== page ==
30 ...A certain Black woman went down from Jerusalem to Baltimore, and fell among the local police, who stripped her of her clothing, beat her, and departed, leaving her half dead. 31 Now the woman's family cried #BlackLivesMatter. By chance a certain Twitter egg came along that road. And when he saw her, he passed by on the other side saying #AllLivesMatter. 32 Likewise a Facebook "friend," when she arrived at the place, came and looked, and said #AllLivesMatter! 33 But a certain Samaritan, as he journeyed came by where she was. And when he saw her he had compassion saying, "The struggle is too real. It ain't right, it ain't fair, and I will stand by you, my sister, because #BlackLivesMatter! #SayHerName
The Johnson household's favorite NBA player is Steph Curry. Second place is pretty far back there. To us, Curry is emblematic of the values of our family: excellence through dedicated practice, being polite in victory yet accepting your brilliance, being humble in evaluating areas of self-improvement. Oh, and of course #BlackExcellence.
Curry plays the point guard like few other players at that position, either in the past or present. Sure, he does what point guards should do: pass and protect the ball. He can pass the ball in ways that take you back to Magic and the Lakers of the late 80's, or Pistol Pete Marovich of another era. He can handle the ball as well or better than anyone I've ever seen play the game. The ball is an extension of his arm and hand, and it follows his commands like a yoyo on a string.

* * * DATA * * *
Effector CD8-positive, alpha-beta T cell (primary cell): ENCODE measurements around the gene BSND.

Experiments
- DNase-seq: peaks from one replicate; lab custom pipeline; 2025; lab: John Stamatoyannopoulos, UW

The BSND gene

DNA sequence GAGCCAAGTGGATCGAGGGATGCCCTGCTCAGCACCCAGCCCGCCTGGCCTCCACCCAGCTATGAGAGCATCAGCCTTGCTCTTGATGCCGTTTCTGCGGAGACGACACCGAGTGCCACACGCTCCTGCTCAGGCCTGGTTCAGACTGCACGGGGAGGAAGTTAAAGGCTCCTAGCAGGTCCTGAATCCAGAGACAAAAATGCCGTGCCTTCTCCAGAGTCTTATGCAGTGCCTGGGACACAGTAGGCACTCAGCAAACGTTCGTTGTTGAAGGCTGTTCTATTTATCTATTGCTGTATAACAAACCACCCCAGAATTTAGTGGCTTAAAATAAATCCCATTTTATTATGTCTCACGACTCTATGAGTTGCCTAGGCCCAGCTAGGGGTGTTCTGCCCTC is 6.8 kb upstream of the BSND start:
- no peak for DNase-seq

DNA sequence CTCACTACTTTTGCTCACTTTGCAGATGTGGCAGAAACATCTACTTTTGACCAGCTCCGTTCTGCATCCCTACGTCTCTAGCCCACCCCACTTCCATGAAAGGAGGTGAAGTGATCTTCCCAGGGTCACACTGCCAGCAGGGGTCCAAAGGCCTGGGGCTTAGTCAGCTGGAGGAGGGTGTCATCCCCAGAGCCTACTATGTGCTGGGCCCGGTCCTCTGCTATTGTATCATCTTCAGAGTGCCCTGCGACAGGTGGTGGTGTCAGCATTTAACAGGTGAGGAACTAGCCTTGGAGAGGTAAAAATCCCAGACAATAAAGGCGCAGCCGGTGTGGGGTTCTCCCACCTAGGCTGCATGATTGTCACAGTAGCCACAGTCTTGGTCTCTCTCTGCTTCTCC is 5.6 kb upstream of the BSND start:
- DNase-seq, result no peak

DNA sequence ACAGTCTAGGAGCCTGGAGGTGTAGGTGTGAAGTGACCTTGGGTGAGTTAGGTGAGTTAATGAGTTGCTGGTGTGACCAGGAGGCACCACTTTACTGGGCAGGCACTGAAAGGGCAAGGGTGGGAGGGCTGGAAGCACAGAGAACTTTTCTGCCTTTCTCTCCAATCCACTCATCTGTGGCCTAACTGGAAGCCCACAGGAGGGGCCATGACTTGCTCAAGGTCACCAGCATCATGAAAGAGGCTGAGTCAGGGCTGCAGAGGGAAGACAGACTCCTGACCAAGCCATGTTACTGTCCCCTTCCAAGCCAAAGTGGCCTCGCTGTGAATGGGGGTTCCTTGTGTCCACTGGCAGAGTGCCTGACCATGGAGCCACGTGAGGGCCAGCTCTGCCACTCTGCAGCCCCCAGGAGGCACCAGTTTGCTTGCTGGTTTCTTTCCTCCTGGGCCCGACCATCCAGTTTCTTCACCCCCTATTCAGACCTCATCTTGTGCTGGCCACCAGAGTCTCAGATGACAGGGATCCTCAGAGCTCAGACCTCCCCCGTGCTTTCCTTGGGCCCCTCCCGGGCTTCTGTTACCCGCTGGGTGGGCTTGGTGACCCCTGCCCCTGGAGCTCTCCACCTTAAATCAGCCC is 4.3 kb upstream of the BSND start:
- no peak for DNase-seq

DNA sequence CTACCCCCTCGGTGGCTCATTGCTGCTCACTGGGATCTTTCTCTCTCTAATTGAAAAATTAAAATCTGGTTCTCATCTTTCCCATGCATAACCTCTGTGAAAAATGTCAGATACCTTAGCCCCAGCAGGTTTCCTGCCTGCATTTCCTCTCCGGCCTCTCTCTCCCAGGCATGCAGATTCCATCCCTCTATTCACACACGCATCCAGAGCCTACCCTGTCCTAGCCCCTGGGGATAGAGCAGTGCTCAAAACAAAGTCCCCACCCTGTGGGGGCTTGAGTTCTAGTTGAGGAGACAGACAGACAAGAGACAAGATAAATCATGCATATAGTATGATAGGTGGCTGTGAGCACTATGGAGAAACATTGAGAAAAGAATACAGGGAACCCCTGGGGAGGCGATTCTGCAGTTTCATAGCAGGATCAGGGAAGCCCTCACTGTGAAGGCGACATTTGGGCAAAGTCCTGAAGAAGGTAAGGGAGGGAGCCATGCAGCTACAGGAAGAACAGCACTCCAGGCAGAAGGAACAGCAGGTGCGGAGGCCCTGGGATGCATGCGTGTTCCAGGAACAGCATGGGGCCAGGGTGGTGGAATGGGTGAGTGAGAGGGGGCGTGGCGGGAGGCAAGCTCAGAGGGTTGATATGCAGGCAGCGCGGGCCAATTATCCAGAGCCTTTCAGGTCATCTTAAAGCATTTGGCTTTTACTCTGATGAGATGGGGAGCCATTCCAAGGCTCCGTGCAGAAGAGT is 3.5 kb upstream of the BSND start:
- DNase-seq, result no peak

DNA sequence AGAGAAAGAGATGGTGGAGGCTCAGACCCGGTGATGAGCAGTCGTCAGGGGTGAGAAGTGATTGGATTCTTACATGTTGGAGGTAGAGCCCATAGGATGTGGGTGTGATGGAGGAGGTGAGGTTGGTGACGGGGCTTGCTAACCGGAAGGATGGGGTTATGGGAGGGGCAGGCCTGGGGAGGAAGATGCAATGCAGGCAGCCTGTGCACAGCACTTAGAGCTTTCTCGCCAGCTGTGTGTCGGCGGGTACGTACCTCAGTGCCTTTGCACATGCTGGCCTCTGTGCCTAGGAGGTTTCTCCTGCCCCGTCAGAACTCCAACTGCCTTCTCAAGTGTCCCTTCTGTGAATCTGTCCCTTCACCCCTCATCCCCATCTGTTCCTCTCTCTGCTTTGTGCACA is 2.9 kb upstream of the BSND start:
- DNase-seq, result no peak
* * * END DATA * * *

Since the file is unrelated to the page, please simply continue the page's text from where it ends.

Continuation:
Lectures are literally medieval. The format is also inherently unfair:
[A] growing body of evidence suggests that the lecture is not generic or neutral, but a specific cultural form that favors some people while discriminating against others, including women, minorities and low-income and first-generation college students. This is not a matter of instructor bias; it is the lecture format itself — when used on its own without other instructional supports — that offers unfair advantages to an already privileged population.
We can do better. #ABLConnect at Harvard helps educators develop activity-based methods of teaching more effectively. It's not a fad. It's research-based, it's effective, and it's fun. It's also one of the many reasons I left Caltech to join the faculty at Harvard. It is truly refreshing to be at an institution that is serious about teaching innovation. Not just in words, but in resources and actions. Our students and our science depend on it.
My good friend Jorge Moreno recently said, "White privilege is being able to say, nonchalantly, that Trump has no chance of becoming president." It was a very consciousness-raising comment for me to hear, and definitely one that has stuck. If you "look" like you belong in this country, then Trump's racist, xenophobic vitriol sounds as nasty as it is, but it doesn't really sink home when there's no risk of his policies becoming reality, thereby threatening your livelihood and life.
White privilege is being able to say, nonchalantly, that Trump has no chance of becoming president. #jorgeramos#nopersonisillegal
— Jorge Moreno (@astroboy_moreno) August 26, 2015
Yes, Trump is a clown. But an uncomfortably large fraction of white Americans not only enjoy watching his clown show, but would be willing to have him lead our country (48% of white Americans view him favorably). This simple statistic should be screaming one obvious message to all of us, and it…